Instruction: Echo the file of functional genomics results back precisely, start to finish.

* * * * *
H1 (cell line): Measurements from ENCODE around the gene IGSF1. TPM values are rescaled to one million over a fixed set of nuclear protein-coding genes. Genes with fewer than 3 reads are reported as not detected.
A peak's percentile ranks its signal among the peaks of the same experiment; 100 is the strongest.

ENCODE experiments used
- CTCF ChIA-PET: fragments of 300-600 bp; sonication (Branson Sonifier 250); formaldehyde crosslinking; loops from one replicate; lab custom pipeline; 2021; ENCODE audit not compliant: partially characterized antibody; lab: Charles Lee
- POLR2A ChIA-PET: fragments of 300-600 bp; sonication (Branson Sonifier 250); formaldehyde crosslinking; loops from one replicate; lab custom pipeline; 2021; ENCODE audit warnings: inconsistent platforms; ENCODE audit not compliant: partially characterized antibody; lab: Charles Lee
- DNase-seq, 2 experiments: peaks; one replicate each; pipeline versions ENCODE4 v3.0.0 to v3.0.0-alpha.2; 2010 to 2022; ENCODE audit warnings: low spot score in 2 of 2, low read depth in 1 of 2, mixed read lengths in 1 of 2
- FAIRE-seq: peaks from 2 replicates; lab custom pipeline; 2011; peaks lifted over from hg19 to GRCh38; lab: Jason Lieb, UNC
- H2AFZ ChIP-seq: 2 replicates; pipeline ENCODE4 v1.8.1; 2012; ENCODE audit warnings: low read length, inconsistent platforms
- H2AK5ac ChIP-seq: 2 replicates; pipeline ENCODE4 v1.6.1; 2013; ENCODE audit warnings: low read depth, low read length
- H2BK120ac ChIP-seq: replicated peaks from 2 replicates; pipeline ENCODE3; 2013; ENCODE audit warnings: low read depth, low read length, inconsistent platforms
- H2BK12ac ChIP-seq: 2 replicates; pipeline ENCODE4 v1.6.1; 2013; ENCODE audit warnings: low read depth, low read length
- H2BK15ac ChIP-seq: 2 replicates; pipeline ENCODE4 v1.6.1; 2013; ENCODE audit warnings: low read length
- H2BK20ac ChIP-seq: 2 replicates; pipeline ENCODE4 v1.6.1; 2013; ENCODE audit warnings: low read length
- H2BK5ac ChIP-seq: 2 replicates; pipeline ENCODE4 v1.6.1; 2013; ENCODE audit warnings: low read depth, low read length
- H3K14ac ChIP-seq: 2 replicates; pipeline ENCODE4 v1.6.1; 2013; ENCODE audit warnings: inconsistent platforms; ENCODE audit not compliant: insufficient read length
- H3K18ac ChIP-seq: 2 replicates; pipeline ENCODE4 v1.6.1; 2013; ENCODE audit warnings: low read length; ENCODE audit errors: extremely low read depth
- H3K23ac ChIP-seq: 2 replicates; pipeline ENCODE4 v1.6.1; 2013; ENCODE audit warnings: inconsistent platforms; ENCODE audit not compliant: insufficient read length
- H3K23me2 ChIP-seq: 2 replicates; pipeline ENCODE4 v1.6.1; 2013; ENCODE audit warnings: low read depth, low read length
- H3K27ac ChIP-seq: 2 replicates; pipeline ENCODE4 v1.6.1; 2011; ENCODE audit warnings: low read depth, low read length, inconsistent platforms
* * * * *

H1 (cell line): Measurements from ENCODE around the gene IGSF1. TPM values are rescaled to one million over a fixed set of nuclear protein-coding genes. Genes with fewer than 3 reads are reported as not detected.
A peak's percentile ranks its signal among the peaks of the same experiment; 100 is the strongest.

ENCODE experiments used
- CTCF ChIA-PET: fragments of 300-600 bp; sonication (Branson Sonifier 250); formaldehyde crosslinking; loops from one replicate; lab custom pipeline; 2021; ENCODE audit not compliant: partially characterized antibody; lab: Charles Lee
- POLR2A ChIA-PET: fragments of 300-600 bp; sonication (Branson Sonifier 250); formaldehyde crosslinking; loops from one replicate; lab custom pipeline; 2021; ENCODE audit warnings: inconsistent platforms; ENCODE audit not compliant: partially characterized antibody; lab: Charles Lee
- DNase-seq, 2 experiments: peaks; one replicate each; pipeline versions ENCODE4 v3.0.0 to v3.0.0-alpha.2; 2010 to 2022; ENCODE audit warnings: low spot score in 2 of 2, low read depth in 1 of 2, mixed read lengths in 1 of 2
- FAIRE-seq: peaks from 2 replicates; lab custom pipeline; 2011; peaks lifted over from hg19 to GRCh38; lab: Jason Lieb, UNC
- H2AFZ ChIP-seq: 2 replicates; pipeline ENCODE4 v1.8.1; 2012; ENCODE audit warnings: low read length, inconsistent platforms
- H2AK5ac ChIP-seq: 2 replicates; pipeline ENCODE4 v1.6.1; 2013; ENCODE audit warnings: low read depth, low read length
- H2BK120ac ChIP-seq: replicated peaks from 2 replicates; pipeline ENCODE3; 2013; ENCODE audit warnings: low read depth, low read length, inconsistent platforms
- H2BK12ac ChIP-seq: 2 replicates; pipeline ENCODE4 v1.6.1; 2013; ENCODE audit warnings: low read depth, low read length
- H2BK15ac ChIP-seq: 2 replicates; pipeline ENCODE4 v1.6.1; 2013; ENCODE audit warnings: low read length
- H2BK20ac ChIP-seq: 2 replicates; pipeline ENCODE4 v1.6.1; 2013; ENCODE audit warnings: low read length
- H2BK5ac ChIP-seq: 2 replicates; pipeline ENCODE4 v1.6.1; 2013; ENCODE audit warnings: low read depth, low read length
- H3K14ac ChIP-seq: 2 replicates; pipeline ENCODE4 v1.6.1; 2013; ENCODE audit warnings: inconsistent platforms; ENCODE audit not compliant: insufficient read length
- H3K18ac ChIP-seq: 2 replicates; pipeline ENCODE4 v1.6.1; 2013; ENCODE audit warnings: low read length; ENCODE audit errors: extremely low read depth
- H3K23ac ChIP-seq: 2 replicates; pipeline ENCODE4 v1.6.1; 2013; ENCODE audit warnings: inconsistent platforms; ENCODE audit not compliant: insufficient read length
- H3K23me2 ChIP-seq: 2 replicates; pipeline ENCODE4 v1.6.1; 2013; ENCODE audit warnings: low read depth, low read length
- H3K27ac ChIP-seq: 2 replicates; pipeline ENCODE4 v1.6.1; 2011; ENCODE audit warnings: low read depth, low read length, inconsistent platforms